During the COVID-19 pandemic, he worked with industry leaders to have the Federal Government declare the agriculture sector an essential industry, thereby avoiding the harsh restrictions imposed on other sectors.
He believes some of the challenges for the sector in 2021 will be to encourage exporters to look beyond China for markets if geopolitical challenges persist; ensuring Australian agricultural innovation continues through research and development corporations to boost farm and agribusiness productivity; and ensuring agriculture meets the Australian community’s environmental and sustainability expectations while continuing to increase productivity and being profitable.
NEVER has the influence of the humble backpacker been more obvious than in the past 12 months.
Thousands of Australian farms have found they cannot operate without these young, able bodies who are willing to travel to far flung farming regions for a few weeks’ work to earn a 12-month visa extension.
Their numbers began to fall in March last year when the first wave of COVID-19 hit and have continued to free-fall ever since to an lowest of 53,712 in December, compared to about 145,000 ordinarily in the country at that time of year.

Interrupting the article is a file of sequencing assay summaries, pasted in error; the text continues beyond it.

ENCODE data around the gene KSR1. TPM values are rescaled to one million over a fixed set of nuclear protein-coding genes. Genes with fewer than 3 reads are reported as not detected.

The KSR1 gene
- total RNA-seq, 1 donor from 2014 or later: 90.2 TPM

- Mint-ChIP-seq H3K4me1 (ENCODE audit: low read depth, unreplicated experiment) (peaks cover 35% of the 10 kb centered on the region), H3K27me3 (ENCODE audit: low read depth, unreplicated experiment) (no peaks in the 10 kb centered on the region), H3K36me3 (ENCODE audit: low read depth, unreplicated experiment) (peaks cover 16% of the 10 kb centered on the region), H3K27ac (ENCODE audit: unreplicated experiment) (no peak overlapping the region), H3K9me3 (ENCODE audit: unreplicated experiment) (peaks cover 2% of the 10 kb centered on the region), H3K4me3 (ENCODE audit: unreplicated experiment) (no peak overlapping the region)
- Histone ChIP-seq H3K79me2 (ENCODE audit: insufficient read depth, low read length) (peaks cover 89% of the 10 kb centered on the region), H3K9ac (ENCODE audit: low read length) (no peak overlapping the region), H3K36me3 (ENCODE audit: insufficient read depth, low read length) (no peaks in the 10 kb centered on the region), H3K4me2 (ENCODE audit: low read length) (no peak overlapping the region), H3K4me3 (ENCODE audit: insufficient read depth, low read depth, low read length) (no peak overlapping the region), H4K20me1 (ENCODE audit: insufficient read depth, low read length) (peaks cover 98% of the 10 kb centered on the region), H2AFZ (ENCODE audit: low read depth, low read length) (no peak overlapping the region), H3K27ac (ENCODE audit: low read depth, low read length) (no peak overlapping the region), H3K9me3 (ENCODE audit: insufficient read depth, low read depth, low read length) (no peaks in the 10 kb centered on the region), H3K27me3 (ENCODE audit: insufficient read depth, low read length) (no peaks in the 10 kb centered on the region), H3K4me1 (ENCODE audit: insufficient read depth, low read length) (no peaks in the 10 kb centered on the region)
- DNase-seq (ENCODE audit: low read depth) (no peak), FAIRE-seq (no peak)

And their presence has been keenly missed, given their exodus has been coupled with that of thousands of Pacific Islanders here on seasonal worker program visas who also returned home to their families.
Horticulture farmers in particular rely heavily on foreign workers to pick their crops and Australians have largely failed to heed state and federal government calls to “wonder out yonder” – as the WA Government so merrily described the often backbreaking work – to head inland and pick farmers’ laden crops following a year of good seasonal conditions.
A register set up late last year to record the financial extent of crop losses due to the worker shortage already tallies $40 million and is expected to increase.
With a vaccine unlikely to roll out across Australia until March, the return of the overseas farm worker looks set to remain just as elusive.
WITH Joe Biden inaugurated as the 46th President of the US last week, the agricultural world now waits with bated breath to see what trade policy directions will be put in place after four years of chaos under his predecessor Donald Trump.
Both former and current Presidents have singled out China as a regional trade pariah.
But a hint at what Australia can expect from President Biden came as late as last week when Treasury Secretary Janet Yellen railed against China’s “abusive, unfair and illegal practices” which included artificially keeping the yuan lower to make its exports more attractive.